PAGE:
Building and moving into your first home can be an exciting time, but you may be surprised to learn about certain building requirements if you've been renting for some time. Before you complete your home, you'll need to submit your plans to your homeowner's association (HOA) for an architectural review. Read on to learn more about what these entail and why they are required.

What Is a Certified Architectural Review? 

Many neighborhoods with HOAs have a committee that enforces architectural standards so that the development has a uniform appearance and safe building structures. For example, if you wanted to build a modern home in a neighborhood full of traditional homes, then the architectural committee may deny your building plan since your home design may not look cohesive with the rest of the neighborhood.

Besides Uniformity, What Other Elements Are Reviewed?

While architectural reviews are often required at the beginning of the building stage, your HOA may also require reviews if you want to add an addition or change the property in some way at a later date. For example, if you wanted to add a garage extension, the committee may require you to add certain building materials to make sure the addition is up to code and that the property value is still maintained. If you want to add a feature like a swimming pool, the HOA may require a fence to limit liability. Ultimately, just about any housing and property element can be reviewed depending on how stringent your HOA is. For instance, the committee may require you to choose from a limited selection of paint colors or finishes for your home's exterior.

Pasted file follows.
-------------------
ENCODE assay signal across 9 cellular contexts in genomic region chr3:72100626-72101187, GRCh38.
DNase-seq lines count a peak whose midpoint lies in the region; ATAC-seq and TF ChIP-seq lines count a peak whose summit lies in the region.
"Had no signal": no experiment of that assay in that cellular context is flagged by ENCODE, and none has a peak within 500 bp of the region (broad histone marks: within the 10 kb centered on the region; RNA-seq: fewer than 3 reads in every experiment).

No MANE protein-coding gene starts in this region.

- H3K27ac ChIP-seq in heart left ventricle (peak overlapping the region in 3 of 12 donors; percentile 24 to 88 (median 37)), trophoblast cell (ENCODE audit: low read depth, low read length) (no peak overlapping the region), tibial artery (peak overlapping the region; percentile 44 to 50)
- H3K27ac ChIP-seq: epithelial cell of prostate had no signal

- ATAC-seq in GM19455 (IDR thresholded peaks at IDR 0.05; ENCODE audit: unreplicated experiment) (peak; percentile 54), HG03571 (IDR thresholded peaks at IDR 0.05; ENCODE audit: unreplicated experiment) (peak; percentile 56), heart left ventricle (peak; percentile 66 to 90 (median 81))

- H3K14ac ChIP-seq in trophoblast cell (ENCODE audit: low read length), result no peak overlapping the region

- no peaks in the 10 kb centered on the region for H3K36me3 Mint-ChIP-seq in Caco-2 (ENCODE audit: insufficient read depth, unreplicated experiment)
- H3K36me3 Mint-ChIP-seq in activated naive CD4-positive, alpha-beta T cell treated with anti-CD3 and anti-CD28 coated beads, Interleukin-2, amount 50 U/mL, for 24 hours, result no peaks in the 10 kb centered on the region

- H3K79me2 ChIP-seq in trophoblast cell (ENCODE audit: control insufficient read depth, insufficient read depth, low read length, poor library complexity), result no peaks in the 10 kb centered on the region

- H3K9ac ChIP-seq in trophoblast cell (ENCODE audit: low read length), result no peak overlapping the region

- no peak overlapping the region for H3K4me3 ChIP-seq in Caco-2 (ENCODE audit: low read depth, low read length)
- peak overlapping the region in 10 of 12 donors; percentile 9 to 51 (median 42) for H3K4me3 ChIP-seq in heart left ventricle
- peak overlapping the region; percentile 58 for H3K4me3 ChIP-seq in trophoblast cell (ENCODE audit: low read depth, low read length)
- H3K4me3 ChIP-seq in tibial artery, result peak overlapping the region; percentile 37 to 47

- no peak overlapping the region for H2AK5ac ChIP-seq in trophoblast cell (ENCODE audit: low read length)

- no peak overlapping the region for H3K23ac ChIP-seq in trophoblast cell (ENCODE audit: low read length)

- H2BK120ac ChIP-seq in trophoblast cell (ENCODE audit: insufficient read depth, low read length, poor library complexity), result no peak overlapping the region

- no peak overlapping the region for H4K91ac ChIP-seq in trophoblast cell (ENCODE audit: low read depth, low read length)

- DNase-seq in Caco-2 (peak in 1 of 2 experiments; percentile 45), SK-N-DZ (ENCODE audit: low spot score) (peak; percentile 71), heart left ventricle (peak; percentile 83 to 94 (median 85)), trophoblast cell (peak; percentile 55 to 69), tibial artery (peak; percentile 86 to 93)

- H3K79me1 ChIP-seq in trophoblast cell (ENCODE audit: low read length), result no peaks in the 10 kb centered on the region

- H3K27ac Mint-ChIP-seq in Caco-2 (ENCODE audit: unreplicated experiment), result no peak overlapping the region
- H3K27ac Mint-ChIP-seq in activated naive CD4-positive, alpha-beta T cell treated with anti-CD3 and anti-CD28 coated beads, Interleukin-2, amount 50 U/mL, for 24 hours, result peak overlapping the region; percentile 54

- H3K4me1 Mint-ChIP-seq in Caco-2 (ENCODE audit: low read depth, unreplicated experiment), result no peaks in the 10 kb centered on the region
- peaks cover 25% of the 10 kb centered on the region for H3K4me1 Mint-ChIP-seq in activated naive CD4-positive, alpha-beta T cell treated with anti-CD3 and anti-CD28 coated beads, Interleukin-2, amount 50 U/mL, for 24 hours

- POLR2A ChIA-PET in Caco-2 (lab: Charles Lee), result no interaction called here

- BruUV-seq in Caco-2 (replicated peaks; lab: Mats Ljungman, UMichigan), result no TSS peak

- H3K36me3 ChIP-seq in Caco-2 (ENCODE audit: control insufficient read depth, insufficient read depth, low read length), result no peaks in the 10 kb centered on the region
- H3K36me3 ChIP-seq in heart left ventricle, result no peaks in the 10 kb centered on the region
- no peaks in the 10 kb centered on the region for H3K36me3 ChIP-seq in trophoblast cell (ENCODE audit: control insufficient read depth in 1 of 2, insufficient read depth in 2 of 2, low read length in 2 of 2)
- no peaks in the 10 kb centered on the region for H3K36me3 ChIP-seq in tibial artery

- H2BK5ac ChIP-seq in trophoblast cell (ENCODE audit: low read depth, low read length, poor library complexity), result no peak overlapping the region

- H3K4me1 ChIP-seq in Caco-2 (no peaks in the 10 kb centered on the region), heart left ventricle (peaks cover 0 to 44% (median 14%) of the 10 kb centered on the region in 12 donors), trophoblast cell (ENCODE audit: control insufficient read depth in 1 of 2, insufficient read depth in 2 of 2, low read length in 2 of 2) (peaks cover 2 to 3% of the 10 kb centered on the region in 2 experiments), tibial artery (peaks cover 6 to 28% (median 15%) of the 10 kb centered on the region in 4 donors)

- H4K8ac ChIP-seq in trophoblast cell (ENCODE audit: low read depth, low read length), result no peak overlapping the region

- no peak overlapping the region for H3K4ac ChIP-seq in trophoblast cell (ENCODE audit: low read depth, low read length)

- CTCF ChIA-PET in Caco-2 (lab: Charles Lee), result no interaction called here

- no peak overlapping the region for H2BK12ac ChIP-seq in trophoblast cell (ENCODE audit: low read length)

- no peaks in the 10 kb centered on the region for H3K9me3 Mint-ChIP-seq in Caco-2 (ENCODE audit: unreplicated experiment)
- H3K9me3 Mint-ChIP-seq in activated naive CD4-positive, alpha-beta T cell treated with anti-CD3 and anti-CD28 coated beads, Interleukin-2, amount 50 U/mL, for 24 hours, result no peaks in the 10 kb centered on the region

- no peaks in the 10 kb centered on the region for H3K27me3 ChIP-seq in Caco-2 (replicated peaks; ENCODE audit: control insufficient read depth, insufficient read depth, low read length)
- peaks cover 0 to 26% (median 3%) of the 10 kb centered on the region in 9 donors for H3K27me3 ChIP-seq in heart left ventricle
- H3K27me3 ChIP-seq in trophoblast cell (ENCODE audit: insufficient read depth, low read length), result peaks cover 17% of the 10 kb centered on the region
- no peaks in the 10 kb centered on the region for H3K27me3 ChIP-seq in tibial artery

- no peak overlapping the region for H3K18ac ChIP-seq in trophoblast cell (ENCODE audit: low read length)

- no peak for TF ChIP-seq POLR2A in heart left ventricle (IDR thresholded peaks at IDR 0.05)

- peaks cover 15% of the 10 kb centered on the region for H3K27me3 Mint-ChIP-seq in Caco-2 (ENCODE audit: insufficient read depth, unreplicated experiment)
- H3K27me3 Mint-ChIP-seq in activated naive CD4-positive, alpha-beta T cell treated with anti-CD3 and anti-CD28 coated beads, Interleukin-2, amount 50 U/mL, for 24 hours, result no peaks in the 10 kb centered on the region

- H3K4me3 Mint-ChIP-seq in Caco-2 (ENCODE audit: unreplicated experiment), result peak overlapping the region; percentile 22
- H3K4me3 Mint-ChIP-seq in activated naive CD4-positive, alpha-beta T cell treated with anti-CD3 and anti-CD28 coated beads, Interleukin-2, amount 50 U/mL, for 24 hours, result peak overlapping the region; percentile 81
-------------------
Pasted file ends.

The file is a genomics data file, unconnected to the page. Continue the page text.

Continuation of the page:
How Should You Prepare for Review?

If your home plan doesn't meet the architectural review, the good news is that you can amend your plans and resubmit them to the committee. To prepare for the review you should consult the HOA covenants to learn your HOA's standards for development. Before submitting your blueprints, you may need to gather information like:

  • Your contractor's/installer's credentials
  • Your schedule for building completion
  • Materials that will be used
  • Any alterations/additions to the current plan
  • Any necessary permits that you'll need

It may seem like overkill to gather and submit so much information, but this type of review can be valuable in preventing functional issues and identifying issues that could cause neighbors to complain. Another aspect of preparation is setting aside a fee for the architectural committee; this fee may be separate from your HOA fees. Reach out to a certified architectural review service for more informaiton